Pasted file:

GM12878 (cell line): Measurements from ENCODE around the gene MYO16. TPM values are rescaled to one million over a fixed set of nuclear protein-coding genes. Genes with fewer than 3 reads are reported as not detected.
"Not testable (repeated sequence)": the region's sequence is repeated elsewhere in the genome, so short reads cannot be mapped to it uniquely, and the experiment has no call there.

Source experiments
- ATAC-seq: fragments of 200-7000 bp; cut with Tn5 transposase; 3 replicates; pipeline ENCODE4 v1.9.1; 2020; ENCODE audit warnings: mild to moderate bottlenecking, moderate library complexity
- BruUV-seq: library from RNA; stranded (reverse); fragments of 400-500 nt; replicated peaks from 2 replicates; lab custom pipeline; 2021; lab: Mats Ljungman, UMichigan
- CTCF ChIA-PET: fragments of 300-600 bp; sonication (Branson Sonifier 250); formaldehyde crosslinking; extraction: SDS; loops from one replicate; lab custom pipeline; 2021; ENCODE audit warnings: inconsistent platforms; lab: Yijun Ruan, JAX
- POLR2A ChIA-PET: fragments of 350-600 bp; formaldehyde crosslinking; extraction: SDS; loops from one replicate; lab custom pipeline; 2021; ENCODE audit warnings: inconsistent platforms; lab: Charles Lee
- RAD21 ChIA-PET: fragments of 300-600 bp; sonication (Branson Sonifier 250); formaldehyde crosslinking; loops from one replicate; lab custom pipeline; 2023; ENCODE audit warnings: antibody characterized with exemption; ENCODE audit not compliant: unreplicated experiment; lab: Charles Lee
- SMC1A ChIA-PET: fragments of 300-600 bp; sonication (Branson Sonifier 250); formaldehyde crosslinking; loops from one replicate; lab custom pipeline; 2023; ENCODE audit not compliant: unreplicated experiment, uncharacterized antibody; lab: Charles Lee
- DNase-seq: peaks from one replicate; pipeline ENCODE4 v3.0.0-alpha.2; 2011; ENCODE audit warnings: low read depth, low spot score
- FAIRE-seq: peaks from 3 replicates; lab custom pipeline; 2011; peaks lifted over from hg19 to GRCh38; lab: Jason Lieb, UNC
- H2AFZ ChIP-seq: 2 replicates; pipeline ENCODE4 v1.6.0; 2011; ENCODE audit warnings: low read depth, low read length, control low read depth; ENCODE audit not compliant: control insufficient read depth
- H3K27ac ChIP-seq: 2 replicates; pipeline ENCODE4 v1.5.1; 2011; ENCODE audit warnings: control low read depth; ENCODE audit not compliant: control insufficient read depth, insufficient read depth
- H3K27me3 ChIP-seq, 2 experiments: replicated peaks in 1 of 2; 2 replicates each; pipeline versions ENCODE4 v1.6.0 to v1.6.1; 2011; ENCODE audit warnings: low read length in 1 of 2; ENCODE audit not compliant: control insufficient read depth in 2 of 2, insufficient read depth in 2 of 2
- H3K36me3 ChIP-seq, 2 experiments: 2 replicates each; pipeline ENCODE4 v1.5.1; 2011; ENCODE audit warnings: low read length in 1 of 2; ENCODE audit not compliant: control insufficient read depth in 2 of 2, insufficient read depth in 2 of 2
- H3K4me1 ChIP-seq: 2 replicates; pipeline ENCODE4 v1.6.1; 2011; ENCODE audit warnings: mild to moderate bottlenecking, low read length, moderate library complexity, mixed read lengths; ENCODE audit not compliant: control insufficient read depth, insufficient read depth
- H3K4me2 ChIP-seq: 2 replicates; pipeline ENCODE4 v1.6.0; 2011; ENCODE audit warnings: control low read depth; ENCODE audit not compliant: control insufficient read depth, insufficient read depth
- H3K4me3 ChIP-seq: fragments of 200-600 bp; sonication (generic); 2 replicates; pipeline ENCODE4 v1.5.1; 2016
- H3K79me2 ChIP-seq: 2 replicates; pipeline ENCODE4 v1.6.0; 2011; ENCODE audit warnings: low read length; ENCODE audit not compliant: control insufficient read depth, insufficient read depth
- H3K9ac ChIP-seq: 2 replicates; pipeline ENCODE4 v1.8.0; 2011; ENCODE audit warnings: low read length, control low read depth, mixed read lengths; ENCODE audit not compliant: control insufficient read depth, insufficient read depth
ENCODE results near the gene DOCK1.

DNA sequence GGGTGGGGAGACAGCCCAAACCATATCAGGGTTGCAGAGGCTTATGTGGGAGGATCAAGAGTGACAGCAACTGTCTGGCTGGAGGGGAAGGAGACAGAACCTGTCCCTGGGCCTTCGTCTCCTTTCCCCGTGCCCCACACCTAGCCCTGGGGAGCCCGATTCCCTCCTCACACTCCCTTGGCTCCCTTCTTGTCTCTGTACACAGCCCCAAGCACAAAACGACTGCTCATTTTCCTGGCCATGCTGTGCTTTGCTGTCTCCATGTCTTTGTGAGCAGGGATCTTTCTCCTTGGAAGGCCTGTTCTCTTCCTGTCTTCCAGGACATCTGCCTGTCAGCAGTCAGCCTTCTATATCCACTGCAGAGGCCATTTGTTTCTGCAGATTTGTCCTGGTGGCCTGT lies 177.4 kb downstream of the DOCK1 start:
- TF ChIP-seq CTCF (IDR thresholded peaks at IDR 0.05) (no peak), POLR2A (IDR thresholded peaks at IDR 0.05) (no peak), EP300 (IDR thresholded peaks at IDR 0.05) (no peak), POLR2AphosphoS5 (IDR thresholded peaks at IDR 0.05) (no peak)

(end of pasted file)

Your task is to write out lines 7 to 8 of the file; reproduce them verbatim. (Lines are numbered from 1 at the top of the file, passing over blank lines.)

- POLR2A ChIA-PET: fragments of 350-600 bp; formaldehyde crosslinking; extraction: SDS; loops from one replicate; lab custom pipeline; 2021; ENCODE audit warnings: inconsistent platforms; lab: Charles Lee
- RAD21 ChIA-PET: fragments of 300-600 bp; sonication (Branson Sonifier 250); formaldehyde crosslinking; loops from one replicate; lab custom pipeline; 2023; ENCODE audit warnings: antibody characterized with exemption; ENCODE audit not compliant: unreplicated experiment; lab: Charles Lee